Difference Between AC and DC Current in Circuit Boards
The debate on AC current vs. DC current dates back to the 1880s during the War of the Currents.
Designers need to be aware of the issues that AC or DC currents can cause in complex PCB designs.
There are multiple ways designers can mitigate the variety of issues that come along with using either AC or DC currents.
Thomas Edison and Nikola Tesla argued their conflicting ideas on electric power in the War of the Currents
In 1880, a battle known as the War of the Currents occurred between Thomas Edison and Nikola Tesla. While Edison firmly believed that the future of electric power depended on the use of direct current, Tesla championed the use of alternating current.
Where are the present-day battle lines drawn? Today, large power distribution systems rely on AC voltages that change direction at specific intervals in time. Electric utilities can generate power through different types of facilities and then transmit very high voltages over long distances with minimal energy losses. In addition, increasing or decreasing an AC voltage is much easier than increasing or decreasing a DC voltage. However, DC powered equipment—such as tablets, smartphones, and portable lights—can run more efficiently with DC power that runs in only one direction and does not change.
Problems Caused by AC and DC Currents
DC vs. AC current
Consider high-frequency PCB design and multilayer boards—high-frequency AC signals from oscillators can couple from one circuit to another. Low-frequency DC signals can also couple from one circuit to the next and impact the operation of processors. In addition, leakage resistance might allow alternating currents and direct currents to enter signal circuits. Capacitance might also allow alternating current to seek a home within signal circuits.
The combination of AC and DC components in a complex circuit can lead to electromagnetic interference (EMI). Connecting a DC voltage of any magnitude to a load allows momentary transient, or ripple, currents to flow through traces and wires. These transient currents lead a double life; on one hand, the movement of the current changes it to an AC current, on the other hand, the transient current acts as a propagating electromagnetic wave that generates electromagnetic fields and noise.
In addition to DC transients, another DC-related problem exists: in digital circuits, integrated circuits draw current from the DC rail. Those currents include both a DC component and radio frequency (RF) currents. These RF currents can cause emissions.
Fixing AC and DC Current Problems
Winning the War of the Currents requires designers to take advantage of power and ground planes, use decoupling and coupling capacitors, and bypass the power supply at the supply terminals of an amplifier.
While separating multiple power planes allows better power and thermal management, it also isolates different regulated power supplies from noise. The use of different regulated power supplies prevents transmitter noise from coupling into receiver circuits and reduces opportunities for digital noise entering into analog circuits. Achieving noise control also requires separate reference or ground planes for each regulated voltage.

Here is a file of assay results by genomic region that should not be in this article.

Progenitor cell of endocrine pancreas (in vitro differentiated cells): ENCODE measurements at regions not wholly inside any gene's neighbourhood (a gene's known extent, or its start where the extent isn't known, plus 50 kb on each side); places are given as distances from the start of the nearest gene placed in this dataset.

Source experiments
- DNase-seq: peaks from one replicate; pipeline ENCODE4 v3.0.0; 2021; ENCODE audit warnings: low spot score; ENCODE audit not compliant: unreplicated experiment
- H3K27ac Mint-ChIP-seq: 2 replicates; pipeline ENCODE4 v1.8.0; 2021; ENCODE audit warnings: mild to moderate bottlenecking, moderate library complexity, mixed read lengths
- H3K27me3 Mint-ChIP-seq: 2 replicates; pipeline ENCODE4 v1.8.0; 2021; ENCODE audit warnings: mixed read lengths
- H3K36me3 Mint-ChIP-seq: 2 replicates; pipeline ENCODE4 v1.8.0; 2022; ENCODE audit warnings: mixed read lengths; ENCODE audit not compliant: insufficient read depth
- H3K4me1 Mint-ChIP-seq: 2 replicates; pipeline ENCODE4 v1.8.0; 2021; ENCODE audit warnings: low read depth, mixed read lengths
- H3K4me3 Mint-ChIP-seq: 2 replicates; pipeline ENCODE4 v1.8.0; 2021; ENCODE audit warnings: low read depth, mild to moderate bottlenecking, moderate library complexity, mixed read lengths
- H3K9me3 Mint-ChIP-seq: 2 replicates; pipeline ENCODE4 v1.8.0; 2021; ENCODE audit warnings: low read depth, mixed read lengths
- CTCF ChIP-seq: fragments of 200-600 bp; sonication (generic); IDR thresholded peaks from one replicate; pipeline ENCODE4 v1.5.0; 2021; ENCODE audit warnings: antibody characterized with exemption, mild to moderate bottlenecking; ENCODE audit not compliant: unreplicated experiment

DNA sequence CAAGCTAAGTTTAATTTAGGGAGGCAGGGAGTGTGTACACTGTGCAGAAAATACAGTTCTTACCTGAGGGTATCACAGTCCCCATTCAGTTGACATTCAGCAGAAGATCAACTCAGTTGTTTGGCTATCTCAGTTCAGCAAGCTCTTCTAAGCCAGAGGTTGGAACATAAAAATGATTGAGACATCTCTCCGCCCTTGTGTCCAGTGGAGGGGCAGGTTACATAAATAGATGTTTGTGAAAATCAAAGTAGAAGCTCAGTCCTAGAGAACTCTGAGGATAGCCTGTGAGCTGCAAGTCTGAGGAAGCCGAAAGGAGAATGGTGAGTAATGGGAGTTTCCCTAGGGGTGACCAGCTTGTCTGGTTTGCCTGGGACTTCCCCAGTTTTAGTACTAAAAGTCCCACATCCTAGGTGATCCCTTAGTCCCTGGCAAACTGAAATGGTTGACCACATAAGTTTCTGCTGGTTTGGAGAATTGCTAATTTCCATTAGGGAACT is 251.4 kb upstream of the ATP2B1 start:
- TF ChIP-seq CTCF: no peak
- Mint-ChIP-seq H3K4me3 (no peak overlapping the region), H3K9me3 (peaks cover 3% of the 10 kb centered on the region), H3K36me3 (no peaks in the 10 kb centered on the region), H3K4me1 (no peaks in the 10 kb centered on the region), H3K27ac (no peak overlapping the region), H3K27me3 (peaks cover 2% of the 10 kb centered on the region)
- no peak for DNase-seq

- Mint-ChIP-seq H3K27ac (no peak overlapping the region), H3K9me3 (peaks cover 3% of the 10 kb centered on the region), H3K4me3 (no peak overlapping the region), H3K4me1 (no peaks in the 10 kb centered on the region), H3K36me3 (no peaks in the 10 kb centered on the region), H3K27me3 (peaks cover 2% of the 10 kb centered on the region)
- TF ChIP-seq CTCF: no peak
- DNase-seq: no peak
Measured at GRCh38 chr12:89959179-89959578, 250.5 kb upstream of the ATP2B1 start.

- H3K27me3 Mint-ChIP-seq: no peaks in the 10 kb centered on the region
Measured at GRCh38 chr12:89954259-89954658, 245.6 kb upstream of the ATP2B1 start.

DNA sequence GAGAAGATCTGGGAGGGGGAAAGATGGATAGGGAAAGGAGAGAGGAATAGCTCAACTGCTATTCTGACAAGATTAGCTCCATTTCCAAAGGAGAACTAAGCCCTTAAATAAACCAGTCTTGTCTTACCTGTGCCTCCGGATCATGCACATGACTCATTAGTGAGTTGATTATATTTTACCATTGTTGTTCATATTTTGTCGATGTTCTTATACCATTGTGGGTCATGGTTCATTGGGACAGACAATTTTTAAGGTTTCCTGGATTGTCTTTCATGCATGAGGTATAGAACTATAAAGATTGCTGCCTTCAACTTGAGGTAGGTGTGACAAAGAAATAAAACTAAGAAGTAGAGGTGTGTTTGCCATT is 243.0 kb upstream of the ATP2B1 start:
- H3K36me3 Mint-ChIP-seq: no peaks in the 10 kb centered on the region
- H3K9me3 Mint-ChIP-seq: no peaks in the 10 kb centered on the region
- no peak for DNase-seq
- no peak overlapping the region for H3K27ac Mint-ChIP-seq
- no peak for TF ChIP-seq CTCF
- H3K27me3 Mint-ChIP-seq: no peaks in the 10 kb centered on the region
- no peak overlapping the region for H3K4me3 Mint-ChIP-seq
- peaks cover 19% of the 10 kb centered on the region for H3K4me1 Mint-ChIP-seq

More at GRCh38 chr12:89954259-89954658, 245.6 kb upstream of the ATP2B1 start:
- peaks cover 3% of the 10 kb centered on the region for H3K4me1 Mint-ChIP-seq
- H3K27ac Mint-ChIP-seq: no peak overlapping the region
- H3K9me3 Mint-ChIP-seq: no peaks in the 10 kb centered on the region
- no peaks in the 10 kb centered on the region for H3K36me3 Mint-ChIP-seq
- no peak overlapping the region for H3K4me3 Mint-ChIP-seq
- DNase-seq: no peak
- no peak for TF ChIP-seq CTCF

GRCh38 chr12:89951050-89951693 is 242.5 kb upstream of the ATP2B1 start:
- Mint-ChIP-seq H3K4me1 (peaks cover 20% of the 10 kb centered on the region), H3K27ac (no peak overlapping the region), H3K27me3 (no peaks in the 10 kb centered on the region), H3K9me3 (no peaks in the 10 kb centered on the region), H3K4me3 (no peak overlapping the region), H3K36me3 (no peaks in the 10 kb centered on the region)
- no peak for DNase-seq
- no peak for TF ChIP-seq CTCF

Separate analog and digital ground planes prevent the injection of digital noise signals into an analog trace. Without separation, fast-rising edges can generate current spikes that flow in the ground plane and harm the performance of analog circuits. Connecting the separate analog and digital grounds at a common ground point mitigates the possibility of circulating ground currents and noise.
Thomas Edison championed the use of direct current.
Decoupling capacitors decouple circuits from a power supply and filter any voltage spikes or AC voltage components from a regulated DC power supply voltage. The capacitors connect in parallel to the signal path and absorb noise that can cause digital logic circuits to have errors. Decoupling capacitors can also protect power supplies from any electric noise generated as logic circuits change states.
Coupling capacitors connect in series with the signal path and filter DC components from analog and digital circuits. In particular, coupling capacitors prevent DC signals from entering transmission lines for communication systems. When used with amplifiers, coupling capacitors prevent any incoming AC signals from changing transistor bias voltages.
Bypassing the rails-to-ground power supply involves connecting multiple parallel capacitors from the power supply of an operational amplifier to ground. The technique shows a low AC impedance to the power supply pins across a range of frequencies. With a low AC impedance path to ground across frequencies, unwanted noise stays away from the amplifier. The capacitors also compensate for any roll-off of the power supply rejection (PSR) for the op-amp. Using multiple capacitors with different values ensures the frequency response necessary for covering a wide range of frequencies. Most configurations place the capacitor with the lowest value and smallest size at the IC power supply pins and then continue with the next-higher value capacitor.
It’s critical that design teams remain up-to-date on problems caused by AC and DC currents. Find the latest research, tips, and materials at the PCB Design and Analysis overview page. See the latest from OrCAD PCB Designer and make sure you are on track and working with the best products for your next project.
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